Comment: Re:Well no shit! (Score 1) 232

by IamTheRealMike (#49304179) Attached to: FTC: Google Altered Search Results For Profit

Microsoft was only fined in Europe. In America nothing much happened. Also: the fines were iirc not for bundling of the web browser but rather, the things they did to stop PC makers also including Netscape. Like threatening to punish them financially if they supported a competitor. That's a lot more cut and dried. You're right that bundling web browsers with operating systems was clearly the right move in hindsight and in practice Netscape might have been toast anyway. But maybe not: alternative browsers are doing better than IE is today, despite IE's bundling advantage. But being forcibly bankrupted by Microsoft if you included one of them crosses the line.

Comment: Re:I just don't care (Score 1) 232

by IamTheRealMike (#49304131) Attached to: FTC: Google Altered Search Results For Profit

I care about getting good search results. Google choosing to put the better results lower in the ranking conflicts with that.

But Google doesn't do that, nor does the WSJ article imply it. Google chooses to add features to its search engine and sometimes those features, like embedded maps, rank higher than say MapQuest does. That's not putting "better results lower in the ranking", that's Google believing that an inline map works better than a link to another search engine where you get to re-enter your query. And I think it's right.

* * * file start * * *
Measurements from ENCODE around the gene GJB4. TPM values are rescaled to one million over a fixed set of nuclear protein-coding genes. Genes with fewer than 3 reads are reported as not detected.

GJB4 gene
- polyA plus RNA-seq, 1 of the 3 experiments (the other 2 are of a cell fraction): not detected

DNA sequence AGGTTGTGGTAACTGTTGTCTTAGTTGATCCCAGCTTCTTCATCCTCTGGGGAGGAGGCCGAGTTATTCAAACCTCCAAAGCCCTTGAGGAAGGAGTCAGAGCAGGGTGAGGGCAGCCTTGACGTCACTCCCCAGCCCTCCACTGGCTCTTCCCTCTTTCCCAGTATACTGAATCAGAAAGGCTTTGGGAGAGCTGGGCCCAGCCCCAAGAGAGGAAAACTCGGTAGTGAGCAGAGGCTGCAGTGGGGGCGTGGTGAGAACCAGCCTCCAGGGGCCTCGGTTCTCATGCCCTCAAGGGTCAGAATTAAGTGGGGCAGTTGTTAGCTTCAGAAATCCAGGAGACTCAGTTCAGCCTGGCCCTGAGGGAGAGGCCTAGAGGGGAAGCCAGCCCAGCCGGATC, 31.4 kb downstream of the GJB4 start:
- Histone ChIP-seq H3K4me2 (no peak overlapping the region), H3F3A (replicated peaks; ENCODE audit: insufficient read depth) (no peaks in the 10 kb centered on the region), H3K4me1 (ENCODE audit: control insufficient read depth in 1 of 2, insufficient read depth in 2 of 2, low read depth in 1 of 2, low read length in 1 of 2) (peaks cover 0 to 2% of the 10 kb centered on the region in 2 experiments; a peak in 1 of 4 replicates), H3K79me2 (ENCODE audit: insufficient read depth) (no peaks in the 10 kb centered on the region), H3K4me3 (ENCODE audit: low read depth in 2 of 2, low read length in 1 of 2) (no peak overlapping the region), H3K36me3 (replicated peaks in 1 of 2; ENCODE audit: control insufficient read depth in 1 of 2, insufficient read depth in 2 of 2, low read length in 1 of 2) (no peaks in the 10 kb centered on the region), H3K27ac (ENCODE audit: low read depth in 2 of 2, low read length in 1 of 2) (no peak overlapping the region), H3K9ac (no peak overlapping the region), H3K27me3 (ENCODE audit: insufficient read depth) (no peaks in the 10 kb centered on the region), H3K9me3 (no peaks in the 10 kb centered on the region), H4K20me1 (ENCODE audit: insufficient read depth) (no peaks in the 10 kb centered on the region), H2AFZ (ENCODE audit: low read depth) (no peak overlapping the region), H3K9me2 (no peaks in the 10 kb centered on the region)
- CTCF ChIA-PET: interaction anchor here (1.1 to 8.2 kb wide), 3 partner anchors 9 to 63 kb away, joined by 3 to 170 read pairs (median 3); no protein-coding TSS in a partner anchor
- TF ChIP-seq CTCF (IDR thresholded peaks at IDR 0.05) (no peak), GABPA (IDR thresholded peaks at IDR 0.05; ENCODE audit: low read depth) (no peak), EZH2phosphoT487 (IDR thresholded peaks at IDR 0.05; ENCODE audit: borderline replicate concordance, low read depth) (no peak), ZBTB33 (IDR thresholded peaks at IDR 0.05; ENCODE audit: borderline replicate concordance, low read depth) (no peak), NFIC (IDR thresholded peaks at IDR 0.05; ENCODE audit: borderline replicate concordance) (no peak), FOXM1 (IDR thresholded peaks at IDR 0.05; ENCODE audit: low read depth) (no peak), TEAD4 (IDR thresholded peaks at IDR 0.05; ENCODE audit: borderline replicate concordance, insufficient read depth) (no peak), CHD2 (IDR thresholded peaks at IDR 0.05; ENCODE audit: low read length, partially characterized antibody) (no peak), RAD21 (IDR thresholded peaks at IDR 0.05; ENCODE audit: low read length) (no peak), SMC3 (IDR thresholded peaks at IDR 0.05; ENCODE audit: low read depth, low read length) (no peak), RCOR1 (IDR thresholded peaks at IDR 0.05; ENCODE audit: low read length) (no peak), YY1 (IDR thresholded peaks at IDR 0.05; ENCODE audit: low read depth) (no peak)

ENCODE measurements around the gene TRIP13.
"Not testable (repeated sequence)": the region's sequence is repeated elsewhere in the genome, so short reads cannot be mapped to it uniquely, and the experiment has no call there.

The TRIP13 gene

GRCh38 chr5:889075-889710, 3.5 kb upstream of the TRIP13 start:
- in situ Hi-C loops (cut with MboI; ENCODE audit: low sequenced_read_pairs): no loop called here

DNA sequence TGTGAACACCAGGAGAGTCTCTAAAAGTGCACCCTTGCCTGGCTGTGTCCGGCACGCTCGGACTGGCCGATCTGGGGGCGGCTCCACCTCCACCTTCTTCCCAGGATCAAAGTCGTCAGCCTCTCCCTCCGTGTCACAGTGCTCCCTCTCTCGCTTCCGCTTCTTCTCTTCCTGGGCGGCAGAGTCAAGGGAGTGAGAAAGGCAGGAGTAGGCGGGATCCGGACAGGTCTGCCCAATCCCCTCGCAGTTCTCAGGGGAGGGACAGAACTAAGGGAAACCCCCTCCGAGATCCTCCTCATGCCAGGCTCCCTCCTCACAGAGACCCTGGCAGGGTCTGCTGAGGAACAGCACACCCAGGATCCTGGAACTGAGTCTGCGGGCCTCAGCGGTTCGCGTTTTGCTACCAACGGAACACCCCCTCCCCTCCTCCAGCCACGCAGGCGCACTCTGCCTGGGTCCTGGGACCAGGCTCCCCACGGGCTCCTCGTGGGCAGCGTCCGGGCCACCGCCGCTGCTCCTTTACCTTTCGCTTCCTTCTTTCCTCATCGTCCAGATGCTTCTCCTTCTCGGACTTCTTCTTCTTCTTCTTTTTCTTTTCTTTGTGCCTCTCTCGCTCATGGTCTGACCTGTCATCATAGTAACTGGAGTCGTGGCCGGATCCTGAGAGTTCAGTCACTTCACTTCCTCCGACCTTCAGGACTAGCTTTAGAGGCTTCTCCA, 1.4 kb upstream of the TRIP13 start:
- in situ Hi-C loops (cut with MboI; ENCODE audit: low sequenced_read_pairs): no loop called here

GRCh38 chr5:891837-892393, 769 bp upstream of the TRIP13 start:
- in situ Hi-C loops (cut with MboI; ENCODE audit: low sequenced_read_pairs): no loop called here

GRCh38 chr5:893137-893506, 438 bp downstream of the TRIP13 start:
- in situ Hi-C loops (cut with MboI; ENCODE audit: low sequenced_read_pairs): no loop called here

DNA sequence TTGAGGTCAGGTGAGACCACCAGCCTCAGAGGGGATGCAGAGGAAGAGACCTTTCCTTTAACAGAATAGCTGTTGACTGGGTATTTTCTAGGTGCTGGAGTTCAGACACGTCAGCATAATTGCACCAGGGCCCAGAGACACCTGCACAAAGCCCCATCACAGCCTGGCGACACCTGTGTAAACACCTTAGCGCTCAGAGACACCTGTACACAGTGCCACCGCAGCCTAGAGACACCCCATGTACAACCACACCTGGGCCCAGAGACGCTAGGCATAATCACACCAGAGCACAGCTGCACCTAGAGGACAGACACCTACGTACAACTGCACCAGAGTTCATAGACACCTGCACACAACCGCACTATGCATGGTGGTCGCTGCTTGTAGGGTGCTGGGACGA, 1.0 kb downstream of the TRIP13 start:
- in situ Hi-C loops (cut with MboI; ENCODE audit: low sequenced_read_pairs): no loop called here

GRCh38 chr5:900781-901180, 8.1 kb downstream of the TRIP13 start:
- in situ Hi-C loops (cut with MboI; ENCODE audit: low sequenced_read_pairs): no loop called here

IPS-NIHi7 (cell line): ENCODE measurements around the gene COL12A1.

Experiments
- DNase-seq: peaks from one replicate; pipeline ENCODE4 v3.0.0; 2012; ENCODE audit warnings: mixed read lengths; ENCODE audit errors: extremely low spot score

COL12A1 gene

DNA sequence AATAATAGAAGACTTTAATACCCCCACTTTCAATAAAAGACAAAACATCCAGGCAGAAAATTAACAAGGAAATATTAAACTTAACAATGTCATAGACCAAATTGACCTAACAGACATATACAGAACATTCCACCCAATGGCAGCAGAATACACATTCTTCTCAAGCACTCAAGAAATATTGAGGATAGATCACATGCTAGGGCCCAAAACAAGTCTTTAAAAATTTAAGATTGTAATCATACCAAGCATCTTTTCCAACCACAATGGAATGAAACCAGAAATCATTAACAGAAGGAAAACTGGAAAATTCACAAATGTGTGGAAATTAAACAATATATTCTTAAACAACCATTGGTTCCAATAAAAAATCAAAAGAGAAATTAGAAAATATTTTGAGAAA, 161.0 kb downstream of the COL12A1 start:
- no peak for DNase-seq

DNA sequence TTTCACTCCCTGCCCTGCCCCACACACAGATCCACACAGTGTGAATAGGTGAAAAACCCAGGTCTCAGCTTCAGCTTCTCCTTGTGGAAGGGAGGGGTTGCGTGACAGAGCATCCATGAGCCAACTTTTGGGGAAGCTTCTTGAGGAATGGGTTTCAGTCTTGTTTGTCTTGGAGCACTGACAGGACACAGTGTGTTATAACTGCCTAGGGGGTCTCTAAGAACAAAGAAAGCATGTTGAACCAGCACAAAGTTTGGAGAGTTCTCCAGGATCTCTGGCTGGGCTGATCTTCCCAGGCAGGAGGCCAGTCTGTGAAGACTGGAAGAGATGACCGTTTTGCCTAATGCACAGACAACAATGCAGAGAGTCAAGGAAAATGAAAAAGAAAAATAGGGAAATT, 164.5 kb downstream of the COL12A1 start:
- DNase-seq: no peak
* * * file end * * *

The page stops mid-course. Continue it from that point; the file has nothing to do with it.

Comment: Re:But they help also (Score 1) 366

by IamTheRealMike (#49303959) Attached to: Uber Shut Down In Multiple Countries Following Raids

When a customer has no real way of distinguishing certain types of sellers based on quality, some minimum standards are required

But they do. Uber drivers have star ratings and drivers that get bad enough ratings are fired.

A lot of people are making a false conclusion that Uber drivers are unregulated. They aren't - they're regulated by the company instead of by the government. And it seems like Uber may often do a better job of this.

Comment: Re:Wait, can machines even walk yet? (Score 2) 451

by IamTheRealMike (#49290717) Attached to: Lyft CEO: Self-Driving Cars Aren't the Future

Yes they can walk

So we're suppose to have machines driving vehicles some 80 years before they're smart? What idiot thought THAT was a good idea?

Your realise machines are routinely put in charge of vehicles that travel at 600 mph and in which mistakes can cause disintegration of the machine, killing everyone on board? Yet they're much safer than the human pilots we keep around as psychological placebos.

"Text processing has made it possible to right-justify any idea, even one which cannot be justified on any other grounds." -- J. Finnegan, USC.